However the hot oil pizza sounds AMAZING!!!

                I live in Jersey City, but grew up in Brooklyn.
                The big thing in Hoboken and JC is Hot roast beef sandwiches with fresh mozzerella and brown gravey!
                I grew up in an Italian area in Brooklyn - but I never heard of this "Italian" specialty till i moved to Jersey!
                People line up on Saturdays to get 'em when the mozz is still warm.
                I had to try it -so I joined the line one day...and sadly I was quite disappointed!
                Yuck actually> I can't see the big attraction but there it is! If you're ever in Hoboken or JC - try one for yourself!

                1. re: NellyNel

                  hot oil pizza with pepperoni is addictive.
                  it gets into your head. one visit is interesting but not special. the second is satisfying. after the third visit, you're hooked. be sure to eat the stingers. beer is essential.

                  1. re: steve h.

                    Middletown, CT was once a great place for scacciata--a.k.a. spinach or broccoli (or potato) pie--pizza dough wrapped around a filling of the veggies, with or without sausage and/or sauce, garlic, capers...yum! It is a Sicilian specialty--Melilli, Sicily is our sister city--and something I took for granted as there were two really fantastic places in town that made it until recent history. Now that no restaurant in town makes it anymore, I had to learn how to make it from my hairdresser (who is also Sicilian, of course). So, we "were* the home of the scacciata, but now are only so in the kitchens of home cooks!

                    1. re: kattyeyes

                      MIddletown was at one time famous for steamed hamburgers. Are there any still around?

                        1. re: Passadumkeg

                          You got that right, Passdumkeg. I still need to have one over at Brian's. My uncle used to make them at Alfredo's Riverside...he's gone now, so is the restaurant. But those steamed cheeseburgers were kick@$$.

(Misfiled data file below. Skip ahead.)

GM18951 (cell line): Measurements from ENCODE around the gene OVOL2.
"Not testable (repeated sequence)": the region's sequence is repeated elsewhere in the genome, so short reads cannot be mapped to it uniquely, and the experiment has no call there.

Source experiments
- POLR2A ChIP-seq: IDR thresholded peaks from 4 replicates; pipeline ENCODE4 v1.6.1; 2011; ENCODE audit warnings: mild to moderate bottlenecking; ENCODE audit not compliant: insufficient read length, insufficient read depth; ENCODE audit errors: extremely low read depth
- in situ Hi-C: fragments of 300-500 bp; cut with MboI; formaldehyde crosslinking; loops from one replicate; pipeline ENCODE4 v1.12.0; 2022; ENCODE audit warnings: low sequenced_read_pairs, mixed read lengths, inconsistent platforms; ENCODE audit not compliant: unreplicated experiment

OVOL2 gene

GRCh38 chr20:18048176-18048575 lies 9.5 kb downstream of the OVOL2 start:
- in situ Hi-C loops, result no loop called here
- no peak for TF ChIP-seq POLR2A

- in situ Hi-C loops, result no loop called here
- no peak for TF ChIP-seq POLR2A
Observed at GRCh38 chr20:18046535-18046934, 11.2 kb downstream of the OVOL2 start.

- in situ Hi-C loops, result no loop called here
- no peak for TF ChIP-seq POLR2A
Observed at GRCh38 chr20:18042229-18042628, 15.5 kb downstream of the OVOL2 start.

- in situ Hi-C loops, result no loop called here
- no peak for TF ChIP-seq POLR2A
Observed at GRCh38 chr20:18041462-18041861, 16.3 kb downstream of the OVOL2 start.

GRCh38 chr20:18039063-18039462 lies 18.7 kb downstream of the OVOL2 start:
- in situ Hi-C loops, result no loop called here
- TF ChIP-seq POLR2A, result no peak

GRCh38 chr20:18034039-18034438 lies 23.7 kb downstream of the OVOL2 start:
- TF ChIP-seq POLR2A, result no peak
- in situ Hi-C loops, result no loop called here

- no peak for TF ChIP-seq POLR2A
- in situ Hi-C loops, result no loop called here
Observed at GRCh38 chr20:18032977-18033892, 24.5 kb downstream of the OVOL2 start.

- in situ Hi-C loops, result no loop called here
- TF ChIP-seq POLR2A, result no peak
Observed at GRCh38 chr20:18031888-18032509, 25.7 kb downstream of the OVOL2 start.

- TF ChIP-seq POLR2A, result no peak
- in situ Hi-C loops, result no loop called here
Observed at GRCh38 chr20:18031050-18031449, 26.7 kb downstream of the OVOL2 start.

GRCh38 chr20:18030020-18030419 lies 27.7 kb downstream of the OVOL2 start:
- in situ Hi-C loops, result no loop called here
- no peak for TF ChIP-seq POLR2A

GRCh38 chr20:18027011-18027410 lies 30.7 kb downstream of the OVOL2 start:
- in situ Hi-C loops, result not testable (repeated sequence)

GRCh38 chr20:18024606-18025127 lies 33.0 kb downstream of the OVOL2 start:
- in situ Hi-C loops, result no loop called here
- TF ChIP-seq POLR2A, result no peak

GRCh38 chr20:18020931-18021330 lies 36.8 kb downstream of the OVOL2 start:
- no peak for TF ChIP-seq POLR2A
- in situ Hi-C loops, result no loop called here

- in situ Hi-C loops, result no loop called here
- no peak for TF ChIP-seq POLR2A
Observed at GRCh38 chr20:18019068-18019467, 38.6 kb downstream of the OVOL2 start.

2. re: NellyNel

                    I live in Hoboken and have to agree. I'm from New Orleans, home of the roast beef poboy, which in my opinion is the greatest sandwich in the world. When I moved to Hoboken everyone told me I HAD to try the roast beef and mozz from Fiore's. I tried it and have not had one since, I just don't get it.

                    So to answer the OP question, I would put a New Orleans Roast Beef Poboy as my submission to what my hometown does best, along with red beans and rice.

                2. Maine (we're only a million). Red hot dogs and beans (B&M is in Portland) w/ brown bread.
                  Lobster, fried clam, fried shrimp and fried scallop rolls. Chowders. Bean hole beans.
                  Canned sardines.

                  New Mexico: stacked enchiladas, soppapillas (stuffed too), posole, Frito pies and Navajo tacos.

                  1. Do they serve Kansas City BBQ with sauce on the meat?

                    4 Replies
                    1. re: James Cristinian

                      It is smoked dry, then sauced. you can hold the sauce if desired.

                      1. re: bbqboy

                        My brother moved to Kansas City and sent some sauce from Arthur Bryant's, pretty tasty indeed.

                        1. re: James Cristinian

                          Calvin Trillan write eloquently about KC BBQ.

                          1. re: James Cristinian

                            What'd he do, eat the meat and send you the sauce? Tell him to send you a couple of racks of ribs next time!

                      2. In Honolulu Plate Lunch is King. Definitely more foodie than houndish, it still captures the history and culture of the islands as much as amost anything else and is the foundation of much of the present day Hawaiian cuisine at places such as Roys, 3660, etc. A blend of cultures, a blend of foods, simple, complex, and satisfying.

                        While there are many variations the traditional plate lunch is based on a simple formula:
                        2 Scoops White Rice (Calrose, medium grain)
                        1 Scoop Macaroni Salad (macaroni and mayo, not much else)
                        A meat/fish/chicken preparation
                        hamburger patties (hamburger steak)
                        chili con carne ,with or without a hot dog (chili or chili dog plate)
                        chicken katsu
                        mahi mahi (breaded and fried)
                        roast pork
                        etc., etc., etc.
                        Sauce (most often brown gravy, generously ladled over all or parts of the dish)